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Defining "Old Age". Markers of old age in sub-Saharan Africa and the implications for cross-cultural research.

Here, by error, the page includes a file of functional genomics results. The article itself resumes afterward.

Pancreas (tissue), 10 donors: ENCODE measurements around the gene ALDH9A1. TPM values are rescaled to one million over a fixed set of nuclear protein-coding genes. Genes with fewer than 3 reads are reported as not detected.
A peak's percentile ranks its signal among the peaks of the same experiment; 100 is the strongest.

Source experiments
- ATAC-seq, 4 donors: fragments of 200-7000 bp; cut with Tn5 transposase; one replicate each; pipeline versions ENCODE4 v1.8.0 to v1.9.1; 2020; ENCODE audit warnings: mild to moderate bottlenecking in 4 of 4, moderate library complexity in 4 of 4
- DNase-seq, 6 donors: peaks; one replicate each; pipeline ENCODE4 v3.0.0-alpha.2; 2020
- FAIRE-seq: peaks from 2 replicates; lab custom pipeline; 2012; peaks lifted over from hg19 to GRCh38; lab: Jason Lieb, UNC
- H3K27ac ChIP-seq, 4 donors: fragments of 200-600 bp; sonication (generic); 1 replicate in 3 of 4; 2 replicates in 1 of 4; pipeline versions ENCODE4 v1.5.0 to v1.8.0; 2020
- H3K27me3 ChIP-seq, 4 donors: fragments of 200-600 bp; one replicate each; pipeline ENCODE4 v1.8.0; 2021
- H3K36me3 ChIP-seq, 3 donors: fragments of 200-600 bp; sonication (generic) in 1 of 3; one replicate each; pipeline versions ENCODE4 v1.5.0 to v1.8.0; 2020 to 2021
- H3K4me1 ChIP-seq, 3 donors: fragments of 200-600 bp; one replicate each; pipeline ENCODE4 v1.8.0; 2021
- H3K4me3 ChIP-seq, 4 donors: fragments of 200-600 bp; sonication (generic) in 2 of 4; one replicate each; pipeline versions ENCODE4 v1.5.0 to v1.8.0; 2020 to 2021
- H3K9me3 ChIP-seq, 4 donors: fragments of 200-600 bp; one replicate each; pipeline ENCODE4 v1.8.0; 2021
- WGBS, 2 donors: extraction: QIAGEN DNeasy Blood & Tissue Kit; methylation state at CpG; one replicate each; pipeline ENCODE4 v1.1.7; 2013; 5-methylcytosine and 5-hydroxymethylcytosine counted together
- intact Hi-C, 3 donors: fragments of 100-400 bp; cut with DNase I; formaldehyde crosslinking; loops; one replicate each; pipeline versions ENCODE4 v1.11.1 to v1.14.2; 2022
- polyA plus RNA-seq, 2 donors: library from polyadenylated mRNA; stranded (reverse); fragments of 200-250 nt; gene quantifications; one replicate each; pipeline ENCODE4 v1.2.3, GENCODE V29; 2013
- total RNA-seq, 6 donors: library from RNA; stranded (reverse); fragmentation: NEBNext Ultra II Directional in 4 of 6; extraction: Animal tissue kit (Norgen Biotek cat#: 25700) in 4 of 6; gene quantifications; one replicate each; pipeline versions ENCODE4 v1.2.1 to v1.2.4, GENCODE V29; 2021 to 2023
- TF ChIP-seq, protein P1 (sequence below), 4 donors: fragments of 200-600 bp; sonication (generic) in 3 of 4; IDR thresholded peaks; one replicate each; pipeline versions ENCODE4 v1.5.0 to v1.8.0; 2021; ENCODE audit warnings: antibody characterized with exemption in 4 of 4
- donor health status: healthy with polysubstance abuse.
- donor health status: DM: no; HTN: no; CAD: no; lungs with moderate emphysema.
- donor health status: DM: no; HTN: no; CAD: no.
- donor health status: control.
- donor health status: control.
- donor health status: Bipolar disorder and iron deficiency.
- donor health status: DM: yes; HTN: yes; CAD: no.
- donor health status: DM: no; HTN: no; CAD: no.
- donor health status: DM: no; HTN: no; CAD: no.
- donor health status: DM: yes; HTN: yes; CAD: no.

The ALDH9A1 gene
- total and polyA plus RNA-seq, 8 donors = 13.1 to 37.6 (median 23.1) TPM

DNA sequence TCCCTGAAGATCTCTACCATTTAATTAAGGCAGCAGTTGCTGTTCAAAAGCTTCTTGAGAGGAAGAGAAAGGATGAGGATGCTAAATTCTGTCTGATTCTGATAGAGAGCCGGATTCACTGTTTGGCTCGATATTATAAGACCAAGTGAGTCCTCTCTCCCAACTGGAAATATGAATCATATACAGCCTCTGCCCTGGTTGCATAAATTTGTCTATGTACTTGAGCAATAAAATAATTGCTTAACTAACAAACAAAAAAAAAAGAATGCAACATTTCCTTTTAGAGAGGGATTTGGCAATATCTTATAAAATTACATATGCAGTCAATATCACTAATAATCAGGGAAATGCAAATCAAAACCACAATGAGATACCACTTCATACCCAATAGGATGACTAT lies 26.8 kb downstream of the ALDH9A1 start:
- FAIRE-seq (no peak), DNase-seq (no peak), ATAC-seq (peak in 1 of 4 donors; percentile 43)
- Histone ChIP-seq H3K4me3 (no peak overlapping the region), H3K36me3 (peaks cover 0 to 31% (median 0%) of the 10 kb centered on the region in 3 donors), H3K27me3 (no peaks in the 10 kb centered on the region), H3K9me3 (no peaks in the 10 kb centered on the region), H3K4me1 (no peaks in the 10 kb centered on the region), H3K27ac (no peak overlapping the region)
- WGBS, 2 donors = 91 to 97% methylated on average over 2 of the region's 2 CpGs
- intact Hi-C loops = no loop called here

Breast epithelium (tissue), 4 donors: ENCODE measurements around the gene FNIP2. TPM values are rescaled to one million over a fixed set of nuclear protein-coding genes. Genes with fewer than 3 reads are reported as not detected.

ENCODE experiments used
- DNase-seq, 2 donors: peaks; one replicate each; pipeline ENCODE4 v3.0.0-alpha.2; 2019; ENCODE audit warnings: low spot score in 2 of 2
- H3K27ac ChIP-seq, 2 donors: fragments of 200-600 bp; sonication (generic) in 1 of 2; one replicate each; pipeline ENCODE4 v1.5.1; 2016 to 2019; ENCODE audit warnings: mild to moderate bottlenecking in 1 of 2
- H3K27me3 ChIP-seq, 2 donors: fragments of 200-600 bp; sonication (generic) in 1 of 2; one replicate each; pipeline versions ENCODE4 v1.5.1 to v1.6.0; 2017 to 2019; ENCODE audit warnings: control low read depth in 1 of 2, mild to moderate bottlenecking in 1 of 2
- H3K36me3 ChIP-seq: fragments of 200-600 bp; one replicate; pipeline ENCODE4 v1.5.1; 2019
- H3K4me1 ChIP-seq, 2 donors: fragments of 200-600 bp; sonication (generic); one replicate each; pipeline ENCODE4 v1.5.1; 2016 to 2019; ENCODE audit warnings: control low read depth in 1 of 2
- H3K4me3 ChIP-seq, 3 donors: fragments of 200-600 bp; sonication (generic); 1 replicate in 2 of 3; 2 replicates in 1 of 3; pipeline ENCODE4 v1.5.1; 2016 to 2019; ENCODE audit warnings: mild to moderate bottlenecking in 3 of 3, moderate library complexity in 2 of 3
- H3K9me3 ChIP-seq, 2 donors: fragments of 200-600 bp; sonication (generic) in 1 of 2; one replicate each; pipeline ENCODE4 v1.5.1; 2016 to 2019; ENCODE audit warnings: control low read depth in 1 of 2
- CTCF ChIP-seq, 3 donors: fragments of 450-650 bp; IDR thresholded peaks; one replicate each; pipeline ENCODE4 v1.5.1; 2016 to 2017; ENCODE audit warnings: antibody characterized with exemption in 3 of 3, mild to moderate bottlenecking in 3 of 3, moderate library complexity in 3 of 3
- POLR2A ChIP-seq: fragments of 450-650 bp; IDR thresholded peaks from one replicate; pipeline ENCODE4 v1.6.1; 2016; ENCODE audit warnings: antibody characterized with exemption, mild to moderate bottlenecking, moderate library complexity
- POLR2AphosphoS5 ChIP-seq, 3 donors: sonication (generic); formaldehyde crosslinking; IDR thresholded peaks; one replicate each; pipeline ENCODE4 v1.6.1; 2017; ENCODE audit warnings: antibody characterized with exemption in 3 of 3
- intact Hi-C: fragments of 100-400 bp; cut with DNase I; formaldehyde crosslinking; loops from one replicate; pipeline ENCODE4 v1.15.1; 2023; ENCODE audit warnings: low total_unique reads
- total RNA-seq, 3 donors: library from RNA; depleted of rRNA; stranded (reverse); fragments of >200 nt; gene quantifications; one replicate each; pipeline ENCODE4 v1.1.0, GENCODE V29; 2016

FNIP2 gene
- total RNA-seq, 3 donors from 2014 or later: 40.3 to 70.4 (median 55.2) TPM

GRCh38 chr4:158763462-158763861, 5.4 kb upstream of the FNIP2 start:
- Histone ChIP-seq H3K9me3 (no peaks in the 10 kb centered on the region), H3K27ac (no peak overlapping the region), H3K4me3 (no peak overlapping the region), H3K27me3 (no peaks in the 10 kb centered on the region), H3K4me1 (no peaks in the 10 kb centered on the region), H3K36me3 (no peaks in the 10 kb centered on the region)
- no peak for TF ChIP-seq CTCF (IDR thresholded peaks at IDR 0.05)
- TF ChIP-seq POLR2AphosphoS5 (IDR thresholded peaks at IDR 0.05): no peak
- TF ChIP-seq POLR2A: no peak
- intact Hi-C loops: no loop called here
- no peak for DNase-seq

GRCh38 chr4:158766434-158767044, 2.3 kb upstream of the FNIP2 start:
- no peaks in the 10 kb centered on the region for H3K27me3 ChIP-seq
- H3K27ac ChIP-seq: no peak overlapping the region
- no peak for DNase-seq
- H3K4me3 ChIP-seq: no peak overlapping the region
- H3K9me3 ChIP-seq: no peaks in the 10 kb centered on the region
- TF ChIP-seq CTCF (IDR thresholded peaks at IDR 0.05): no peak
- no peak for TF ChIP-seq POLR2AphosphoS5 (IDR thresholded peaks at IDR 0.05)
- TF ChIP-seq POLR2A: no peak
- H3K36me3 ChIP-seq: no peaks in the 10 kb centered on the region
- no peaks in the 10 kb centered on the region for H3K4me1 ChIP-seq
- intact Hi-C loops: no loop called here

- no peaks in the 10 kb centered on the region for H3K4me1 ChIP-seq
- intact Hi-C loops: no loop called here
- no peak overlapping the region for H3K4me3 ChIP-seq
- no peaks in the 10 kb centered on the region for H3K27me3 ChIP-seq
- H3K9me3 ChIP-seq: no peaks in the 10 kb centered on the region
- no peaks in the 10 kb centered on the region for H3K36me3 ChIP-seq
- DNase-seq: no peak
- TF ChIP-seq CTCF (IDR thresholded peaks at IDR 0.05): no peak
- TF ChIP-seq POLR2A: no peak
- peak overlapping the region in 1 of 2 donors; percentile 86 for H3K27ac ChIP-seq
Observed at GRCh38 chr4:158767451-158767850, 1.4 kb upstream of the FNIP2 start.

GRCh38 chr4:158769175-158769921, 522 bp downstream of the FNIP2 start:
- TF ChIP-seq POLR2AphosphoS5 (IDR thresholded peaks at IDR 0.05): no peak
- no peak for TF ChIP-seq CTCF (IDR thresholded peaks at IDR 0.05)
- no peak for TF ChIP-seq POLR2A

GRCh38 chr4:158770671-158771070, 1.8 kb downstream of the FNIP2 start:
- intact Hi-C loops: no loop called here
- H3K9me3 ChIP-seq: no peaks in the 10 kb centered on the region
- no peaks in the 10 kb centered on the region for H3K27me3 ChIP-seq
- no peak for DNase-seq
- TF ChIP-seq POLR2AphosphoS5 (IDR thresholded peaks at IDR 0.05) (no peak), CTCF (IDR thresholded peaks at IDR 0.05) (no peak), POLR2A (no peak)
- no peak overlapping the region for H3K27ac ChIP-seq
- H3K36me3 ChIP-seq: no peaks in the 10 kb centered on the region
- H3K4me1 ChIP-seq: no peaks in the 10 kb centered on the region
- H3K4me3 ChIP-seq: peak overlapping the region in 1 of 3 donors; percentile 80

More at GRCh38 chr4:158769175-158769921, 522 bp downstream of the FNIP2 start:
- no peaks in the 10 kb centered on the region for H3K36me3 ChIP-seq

While ageing is an inevitable and irreversible biological process, both the onset and the meaning of old age are culturally constructed. The yardsticks people employ to determine who is, or is not, old can differ widely from culture to culture, if not from situation to situation. In a fundamental sense, old age is not a property of individuals but a social construction. Most sociological descriptions of old age and ageing in Africa have nevertheless simply employed a chronometric framework, derived from Western gerontology. As a rule, gerontological studies conducted in Africa have chosen age 50 (e.g. Cattell 1989), 55 (e.g. Togonu-Bickersteth 1986), 60 (e.g. Peil 1985) or 65 (e.g. Mugabe 1994) as marking the start of later life. The most commonly chosen age limit has been 60 years, a choice which has its origins in the respective definition of the United Nations and the First World Assembly on Ageing (United Nations 1982). Other researchers (e.g. Peil, Bamisaiye and Ekpenyong 1989) defined the onset of old age with reference to the age of eligibility for state social security programs or pensions, which in Africa ranges from 55 to 65 years, or with reference to average life expectancy in a country (e.g. Folta and Deck 1987). How does one judge these definitions? To what extent do they relate to the people’s perceptual models? Are they congruent with African life experiences or do they conflate the attributes of ageing in Africa with the attributes of old age in industrial societies? Or more fundamentally, is there a particular form of ageing and old age in Africa and if so, how should we define it? Should Africa have its own definition of old age? Should we determine it chronologically? Clearly, these questions are obvious, but the answers of determining them are quite complex. Looking to the existing gerontological research work in sub-Saharan Africa, we find no really adequate treatment of these problems. Of course, this reflects both the lack of quantitative information as well as the continuing lack of qualitative in-depth studies. The problem is compounded by the fact that many studies have been biased both by the chronological orientation of the observers and their failing to examine the cultural constructions of ageing among the peoples they have studied. This applies likewise to many anthropological studies of societies in sub-Saharan Africa – if they had regard for the subject of old age at all (cf. Fry 1999; Rubinstein 1990). As anthropologist Nancy Foner (1984) has succinctly pointed out, “often we are left wondering what particular ethnographers mean when they say someone is “old”” that is, whether they refer to their own or their informants’ view when they use the very term.” The intent of this paper is first to describe, in broad outline, the major dimensions of constructions of old age in African societies, then to discuss the findings in terms of the above mentioned questions. The description hereby follows the lead of Glascock (1980) who identified three fundamental criteria for defining the boundaries of old age: (a) lifetime/chronology; (b) functionality; (c) social attributes and/or transitions. However, one caveat is necessary before the discussion can begin: the ethnic, cultural and politicoeconomic heterogeneity of the sub-Saharan social landscape greatly complicates any simple description and analysis of “African” old age: old age means a range of things to different African cultures and communities. Yet, a continent-wide topical treatment of age is an useful enterprise, as it may help us to reflect on central differences in the construction of old age between Euro-American and African cultures. In doing so, it can indicate some of the ways in which researchers may develop a realistic working definition of “old” in Africa that is comparable with “the” Euro-American notion of old age, as used in Western gerontology. In short, the goal of this paper is not to determine any commonalities of existence for old people in sub-Saharan Africa but to establish the boundaries of acceptability of a definition of old age for the purposes of comparison, research and action.